THIS SITE could have a better name than mine with "dot com" tacked on to it. I had considered Introduction to Ratiocinations Out of Thin Air as a title—and that would have been a great title, if a confusing title. So we're stuck with Neal Umphred Dot Com. As someone once famous once said, "So it goes." 1 Either way, readers are confronted with two rather uncommon words (although alien has been used in reference to one of them): Umphred and ratiocination. The family name appears to be of Scottish origin, which explains why Laphoaig tasted like the water of life with my first sip!… Continue Reading An Introduction to Neal Umphred Dot Com
WE HEAR IT AND WE SAY IT . . . INCORRECTLY! We usually hear "fortay" when people say "forte," an almost universally mispronounced word! I can't say it's a part of everyone's daily vocabulary, but if you read enough you'll come across it regularly. I'm writing this because it was used in a couple of movies that we watched recently. Unfortunately, while the word and its mispronunciation in both films stuck in my head, the titles of the two movies did not. Before we address the near universal mismouthing of forte, we need a definition of the word. In modern usage, forte is a… Continue Reading my forte is not my fortay, it's just my fort
WE ARE NOW deep into an affair that should have been termed either Sessionsgate or Ambassadorgate by our mainstream media. Ever clever with such trite coinages when a Democrat is involved, Attorney General Sessions and President Trump have somehow avoided having their transgression rendered in a manner that suggest the felonies of the Nixon administration of 1972–1973. But let's take a moment and take a look at another moment from January 10, 2017: at a Senate Judiciary Committee confirmation hearing, Senator Al Franken asked Senator Jeff Sessions what he would do if he learned of any evidence that anyone affiliated with the… Continue Reading shouldn't we be calling the sessions-kislyak affair "sessionsgate" by now?
TOO MANY IMMORAL PEOPLE are trolling more effectively than ever! This statement is taken from the penultimate paragraph in Jenny Pierson's "Don't Feed the Trolls: How Outrage Fuels Sickening Careers." The article is subtitled "The guy who wrote the book on trolling has some tough-to-swallow suggestions on combating the worst of it." It appeared on AlterNet on February 11, 2017. This is part of my ongoing series of articles on the malevolence of internet trolls, but this time I am letting Ms Pierson do all the talking. All text between the horizontal lines is from her article. 1 Note that… Continue Reading too many immoral people are trolling more effectively than ever before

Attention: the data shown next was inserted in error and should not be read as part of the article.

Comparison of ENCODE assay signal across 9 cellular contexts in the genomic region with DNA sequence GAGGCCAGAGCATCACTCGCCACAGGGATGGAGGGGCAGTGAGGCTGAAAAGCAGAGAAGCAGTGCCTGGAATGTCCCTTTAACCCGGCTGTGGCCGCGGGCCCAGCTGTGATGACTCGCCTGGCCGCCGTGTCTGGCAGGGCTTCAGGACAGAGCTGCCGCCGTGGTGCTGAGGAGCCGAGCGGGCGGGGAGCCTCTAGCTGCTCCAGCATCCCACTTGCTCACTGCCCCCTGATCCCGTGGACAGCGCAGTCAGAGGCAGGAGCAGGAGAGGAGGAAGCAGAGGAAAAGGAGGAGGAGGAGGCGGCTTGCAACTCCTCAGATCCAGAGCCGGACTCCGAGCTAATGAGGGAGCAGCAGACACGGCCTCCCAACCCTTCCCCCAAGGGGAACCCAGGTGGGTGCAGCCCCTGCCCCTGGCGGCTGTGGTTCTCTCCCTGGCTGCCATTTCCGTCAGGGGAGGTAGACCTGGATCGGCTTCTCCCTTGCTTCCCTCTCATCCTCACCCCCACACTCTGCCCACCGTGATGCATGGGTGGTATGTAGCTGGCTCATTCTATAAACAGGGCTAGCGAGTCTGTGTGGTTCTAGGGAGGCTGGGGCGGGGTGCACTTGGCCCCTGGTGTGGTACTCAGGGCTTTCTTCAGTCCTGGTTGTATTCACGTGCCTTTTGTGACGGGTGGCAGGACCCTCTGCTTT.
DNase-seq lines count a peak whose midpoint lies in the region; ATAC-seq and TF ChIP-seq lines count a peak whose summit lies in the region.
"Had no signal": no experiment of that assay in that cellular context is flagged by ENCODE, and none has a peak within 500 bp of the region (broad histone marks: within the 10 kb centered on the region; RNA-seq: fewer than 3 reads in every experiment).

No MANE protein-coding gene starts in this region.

TO TELL THE TRUTH IN THE FACE OF LIES is the job of all journalists, with lies being, you know, those alternative fact thingies that are all the rage these days. Or at least that's what Lewis Wallace states in an editorial call-to-arms that he had posted on his personal blog. There he addressed objectivity, calling a lie a lie instead of an alternative fact, and embracing the accusation of being a politically correct liberal leftist! I am not a journalist. Aside from some college courses in basic journalism in 1969–1971, I have no experience in the field. Of… Continue Reading definitely "politically correct" (a third take on journalism taking on authority)
DESPITE DONALD TRUMP receiving more attention from the media than all his fellow Rep*blican competitors for the nomination combined, he has another take on it: that same media is out to get him! While some of that attention was indeed negative, most of the attention was reasonably positive. In fact, it appeared at times as if the media was downright fawning! It's probably fair to say that had the mainstream/corporate American media split the time they devoted to him and gave it to other Rep*blican candidates, Mr Trump might not have been the nominée, let alone be the President. In… Continue Reading definitely not "first but wrong" (another take on journalism taking on authority)
DAMN OUR DAMN LIBERAL MEDIA! Here's yet another example of how the DLM's bleedingheart librullness screws things up for us poor civilians trying to grok the world in which we live. When addressing a statement that was so manifestly incorrect that it had to be a lie, the national security correspondent for National Public Radio declared the statement "provably not true." 1 That is, the statement was demonstrably not so. Most of us civilians have a simple word to describe a demonstrably untrue statement: we call it a lie. 2 Needless to say, NPR's Mary Louise Kelly was asked why she didn't simply call… Continue Reading definitely "provably not true" (one take on journalism taking on authority)